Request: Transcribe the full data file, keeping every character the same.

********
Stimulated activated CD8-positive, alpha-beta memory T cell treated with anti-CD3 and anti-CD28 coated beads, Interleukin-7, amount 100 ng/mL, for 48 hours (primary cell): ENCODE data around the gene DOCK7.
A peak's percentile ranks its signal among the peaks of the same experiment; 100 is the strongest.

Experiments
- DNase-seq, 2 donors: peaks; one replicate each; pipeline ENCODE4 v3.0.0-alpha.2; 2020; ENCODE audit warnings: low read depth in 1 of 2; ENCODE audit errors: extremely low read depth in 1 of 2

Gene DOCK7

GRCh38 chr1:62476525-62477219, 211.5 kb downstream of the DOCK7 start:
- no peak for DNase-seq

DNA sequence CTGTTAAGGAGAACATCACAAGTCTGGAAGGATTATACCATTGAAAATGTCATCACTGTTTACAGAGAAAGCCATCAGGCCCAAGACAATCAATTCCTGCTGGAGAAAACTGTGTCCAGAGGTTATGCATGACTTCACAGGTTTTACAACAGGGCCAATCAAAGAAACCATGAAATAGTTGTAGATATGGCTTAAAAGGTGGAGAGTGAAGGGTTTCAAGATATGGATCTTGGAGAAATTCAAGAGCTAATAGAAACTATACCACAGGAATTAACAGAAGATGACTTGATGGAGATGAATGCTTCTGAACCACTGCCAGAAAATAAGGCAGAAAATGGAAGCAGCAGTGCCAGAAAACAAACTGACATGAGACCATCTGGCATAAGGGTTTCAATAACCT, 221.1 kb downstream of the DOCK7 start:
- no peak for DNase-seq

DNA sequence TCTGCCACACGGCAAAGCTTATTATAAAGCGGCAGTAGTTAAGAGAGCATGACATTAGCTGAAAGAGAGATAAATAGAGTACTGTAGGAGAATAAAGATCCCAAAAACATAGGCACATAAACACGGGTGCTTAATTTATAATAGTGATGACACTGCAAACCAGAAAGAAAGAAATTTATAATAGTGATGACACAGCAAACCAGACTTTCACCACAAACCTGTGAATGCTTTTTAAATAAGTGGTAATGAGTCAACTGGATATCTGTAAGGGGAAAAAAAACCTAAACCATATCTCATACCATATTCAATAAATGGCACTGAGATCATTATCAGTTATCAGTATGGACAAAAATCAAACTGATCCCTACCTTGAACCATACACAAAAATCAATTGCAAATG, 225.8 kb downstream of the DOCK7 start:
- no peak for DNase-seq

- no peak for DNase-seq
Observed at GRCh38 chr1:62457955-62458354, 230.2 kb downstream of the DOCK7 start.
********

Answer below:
Stimulated activated CD8-positive, alpha-beta memory T cell treated with anti-CD3 and anti-CD28 coated beads, Interleukin-7, amount 100 ng/mL, for 48 hours (primary cell): ENCODE data around the gene DOCK7.
A peak's percentile ranks its signal among the peaks of the same experiment; 100 is the strongest.

Experiments
- DNase-seq, 2 donors: peaks; one replicate each; pipeline ENCODE4 v3.0.0-alpha.2; 2020; ENCODE audit warnings: low read depth in 1 of 2; ENCODE audit errors: extremely low read depth in 1 of 2

Gene DOCK7

GRCh38 chr1:62476525-62477219, 211.5 kb downstream of the DOCK7 start:
- no peak for DNase-seq

DNA sequence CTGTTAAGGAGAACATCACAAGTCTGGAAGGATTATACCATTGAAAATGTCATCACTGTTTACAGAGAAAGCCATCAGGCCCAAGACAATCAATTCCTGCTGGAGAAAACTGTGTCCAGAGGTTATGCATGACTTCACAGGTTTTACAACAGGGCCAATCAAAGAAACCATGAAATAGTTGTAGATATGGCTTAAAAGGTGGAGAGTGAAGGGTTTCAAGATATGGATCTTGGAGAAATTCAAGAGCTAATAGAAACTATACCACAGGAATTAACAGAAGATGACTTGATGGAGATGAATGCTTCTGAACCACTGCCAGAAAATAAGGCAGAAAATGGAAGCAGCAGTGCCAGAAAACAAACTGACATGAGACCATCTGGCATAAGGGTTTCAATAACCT, 221.1 kb downstream of the DOCK7 start:
- no peak for DNase-seq

DNA sequence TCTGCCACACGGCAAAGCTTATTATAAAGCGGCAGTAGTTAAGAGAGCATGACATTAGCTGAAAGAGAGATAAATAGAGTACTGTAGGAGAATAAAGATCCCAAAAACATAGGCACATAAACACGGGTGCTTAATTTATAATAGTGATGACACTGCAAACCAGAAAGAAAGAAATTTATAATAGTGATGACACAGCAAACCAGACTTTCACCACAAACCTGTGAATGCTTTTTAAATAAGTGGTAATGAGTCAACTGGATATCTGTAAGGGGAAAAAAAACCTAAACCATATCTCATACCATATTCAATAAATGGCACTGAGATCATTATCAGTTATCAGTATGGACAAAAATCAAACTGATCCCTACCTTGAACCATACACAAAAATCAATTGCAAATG, 225.8 kb downstream of the DOCK7 start:
- no peak for DNase-seq

- no peak for DNase-seq
Observed at GRCh38 chr1:62457955-62458354, 230.2 kb downstream of the DOCK7 start.